Inside Spencer: The KSRL Blog

Kansas Collection Artificial Photograph Collections

June 11th, 2019

Sometimes archivists and special collections librarians “create” collections for their institutions by grouping together like items that came from different sources. We call these artificial collections, and we typically do this in order to make materials more physically manageable and/or more easily accessible to researchers.

A real photographic postcard of the Wallace County Courthouse in Sharon Springs, Kansas
A real photographic postcard of the Wallace County Courthouse in Sharon Springs, Kansas. Artificial Kansas-Based Photographs Collection. Call Number: RH PH 535. Click image to enlarge.

From the 1980s through early 2000s, archivists in Spencer’s Kansas Collection , focusing on regional history, worked with dealers specializing in photography to purchase a wide variety of photographs of Kansas, Nebraska, Missouri, Iowa, and other surrounding states. These photographs display street scenes and aerial views of small towns; exterior (and sometimes interior) shots of churches, schools, courthouses, and other public buildings; interior and exterior shots of drugstores and other commercial buildings; residences; portraits of individuals and groups; rodeos, theatrical entertainments, and opera houses; and a wide variety of other subjects. Staff carefully chose these hundreds, even thousands, of images for their subject matter and content.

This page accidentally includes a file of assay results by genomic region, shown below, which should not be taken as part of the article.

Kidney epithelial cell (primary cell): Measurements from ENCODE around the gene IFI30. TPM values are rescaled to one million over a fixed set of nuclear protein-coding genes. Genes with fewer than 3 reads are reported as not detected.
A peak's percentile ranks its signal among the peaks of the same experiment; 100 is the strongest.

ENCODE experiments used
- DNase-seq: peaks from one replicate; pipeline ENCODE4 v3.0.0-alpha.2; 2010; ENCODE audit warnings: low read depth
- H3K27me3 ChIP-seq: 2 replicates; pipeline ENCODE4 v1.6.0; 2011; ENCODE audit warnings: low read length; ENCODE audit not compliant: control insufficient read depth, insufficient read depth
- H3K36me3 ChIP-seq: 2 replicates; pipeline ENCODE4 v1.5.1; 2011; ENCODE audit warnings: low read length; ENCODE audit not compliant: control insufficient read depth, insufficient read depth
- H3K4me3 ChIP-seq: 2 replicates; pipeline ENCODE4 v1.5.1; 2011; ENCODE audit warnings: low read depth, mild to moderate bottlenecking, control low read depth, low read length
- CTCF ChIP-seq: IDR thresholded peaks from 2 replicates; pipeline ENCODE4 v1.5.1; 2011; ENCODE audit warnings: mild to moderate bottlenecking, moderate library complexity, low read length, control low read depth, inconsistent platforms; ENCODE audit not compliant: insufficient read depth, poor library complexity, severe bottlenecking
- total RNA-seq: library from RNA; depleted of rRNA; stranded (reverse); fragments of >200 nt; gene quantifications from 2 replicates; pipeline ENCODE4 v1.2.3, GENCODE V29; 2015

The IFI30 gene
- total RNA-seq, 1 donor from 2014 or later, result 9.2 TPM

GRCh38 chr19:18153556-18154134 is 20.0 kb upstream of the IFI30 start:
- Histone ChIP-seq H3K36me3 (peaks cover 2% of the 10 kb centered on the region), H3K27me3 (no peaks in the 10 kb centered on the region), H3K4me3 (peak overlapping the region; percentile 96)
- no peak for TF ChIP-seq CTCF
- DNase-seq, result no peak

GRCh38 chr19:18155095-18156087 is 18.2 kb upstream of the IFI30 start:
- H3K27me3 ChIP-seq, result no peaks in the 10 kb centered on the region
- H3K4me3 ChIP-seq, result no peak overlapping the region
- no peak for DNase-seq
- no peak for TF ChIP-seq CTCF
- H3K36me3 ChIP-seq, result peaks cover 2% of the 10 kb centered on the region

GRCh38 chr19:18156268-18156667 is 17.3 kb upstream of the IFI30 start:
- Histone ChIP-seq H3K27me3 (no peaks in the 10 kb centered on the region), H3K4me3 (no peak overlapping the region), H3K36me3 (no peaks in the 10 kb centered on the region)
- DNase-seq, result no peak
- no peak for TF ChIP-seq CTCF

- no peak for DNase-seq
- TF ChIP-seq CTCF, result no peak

At that time, Kansas Collection staff had a practice of describing these images individually on paper worksheets, assigning each image its own call number, and placing the worksheets in notebooks for patrons and staff to access in the reading room. This practice became untenable over time, particularly as the library moved away from analog description to online finding aids, and hundreds of these images remained inaccessible in an unprocessed backlog.